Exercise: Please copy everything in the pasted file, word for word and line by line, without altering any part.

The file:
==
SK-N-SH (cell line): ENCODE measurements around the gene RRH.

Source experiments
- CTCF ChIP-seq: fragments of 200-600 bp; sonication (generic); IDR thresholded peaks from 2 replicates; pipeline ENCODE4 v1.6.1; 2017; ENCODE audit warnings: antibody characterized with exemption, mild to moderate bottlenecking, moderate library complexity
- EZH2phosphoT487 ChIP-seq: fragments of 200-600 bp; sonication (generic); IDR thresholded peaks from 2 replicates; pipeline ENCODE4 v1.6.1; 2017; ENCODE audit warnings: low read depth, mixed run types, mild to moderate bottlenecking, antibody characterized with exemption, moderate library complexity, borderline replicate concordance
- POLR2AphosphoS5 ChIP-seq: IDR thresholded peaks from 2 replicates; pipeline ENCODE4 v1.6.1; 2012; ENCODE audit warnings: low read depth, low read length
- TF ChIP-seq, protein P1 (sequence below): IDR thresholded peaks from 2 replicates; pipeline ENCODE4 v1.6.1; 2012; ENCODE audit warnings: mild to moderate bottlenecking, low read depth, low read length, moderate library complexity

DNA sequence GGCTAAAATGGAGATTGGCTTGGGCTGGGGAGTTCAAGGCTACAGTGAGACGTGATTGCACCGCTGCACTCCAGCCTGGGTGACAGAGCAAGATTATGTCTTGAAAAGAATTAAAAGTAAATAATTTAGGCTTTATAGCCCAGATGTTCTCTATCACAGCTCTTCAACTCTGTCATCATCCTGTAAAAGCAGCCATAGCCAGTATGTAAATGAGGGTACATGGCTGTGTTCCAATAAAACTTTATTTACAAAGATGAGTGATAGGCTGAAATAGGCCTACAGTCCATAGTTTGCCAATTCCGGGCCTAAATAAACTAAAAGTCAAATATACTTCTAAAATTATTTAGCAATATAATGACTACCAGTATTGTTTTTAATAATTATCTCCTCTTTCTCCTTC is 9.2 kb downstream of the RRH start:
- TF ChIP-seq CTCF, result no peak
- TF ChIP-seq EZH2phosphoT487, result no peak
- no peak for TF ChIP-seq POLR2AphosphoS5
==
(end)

SK-N-SH (cell line): ENCODE measurements around the gene RRH.

Source experiments
- CTCF ChIP-seq: fragments of 200-600 bp; sonication (generic); IDR thresholded peaks from 2 replicates; pipeline ENCODE4 v1.6.1; 2017; ENCODE audit warnings: antibody characterized with exemption, mild to moderate bottlenecking, moderate library complexity
- EZH2phosphoT487 ChIP-seq: fragments of 200-600 bp; sonication (generic); IDR thresholded peaks from 2 replicates; pipeline ENCODE4 v1.6.1; 2017; ENCODE audit warnings: low read depth, mixed run types, mild to moderate bottlenecking, antibody characterized with exemption, moderate library complexity, borderline replicate concordance
- POLR2AphosphoS5 ChIP-seq: IDR thresholded peaks from 2 replicates; pipeline ENCODE4 v1.6.1; 2012; ENCODE audit warnings: low read depth, low read length
- TF ChIP-seq, protein P1 (sequence below): IDR thresholded peaks from 2 replicates; pipeline ENCODE4 v1.6.1; 2012; ENCODE audit warnings: mild to moderate bottlenecking, low read depth, low read length, moderate library complexity

DNA sequence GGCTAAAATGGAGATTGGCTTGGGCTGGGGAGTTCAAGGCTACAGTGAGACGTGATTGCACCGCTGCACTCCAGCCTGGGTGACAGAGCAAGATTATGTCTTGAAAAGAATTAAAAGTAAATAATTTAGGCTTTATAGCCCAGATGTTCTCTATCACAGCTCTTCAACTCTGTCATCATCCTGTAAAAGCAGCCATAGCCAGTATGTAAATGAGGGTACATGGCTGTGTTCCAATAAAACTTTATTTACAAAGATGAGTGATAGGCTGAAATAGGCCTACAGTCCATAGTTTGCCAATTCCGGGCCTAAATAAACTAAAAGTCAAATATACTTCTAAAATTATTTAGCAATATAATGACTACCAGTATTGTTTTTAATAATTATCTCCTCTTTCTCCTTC is 9.2 kb downstream of the RRH start:
- TF ChIP-seq CTCF, result no peak
- TF ChIP-seq EZH2phosphoT487, result no peak
- no peak for TF ChIP-seq POLR2AphosphoS5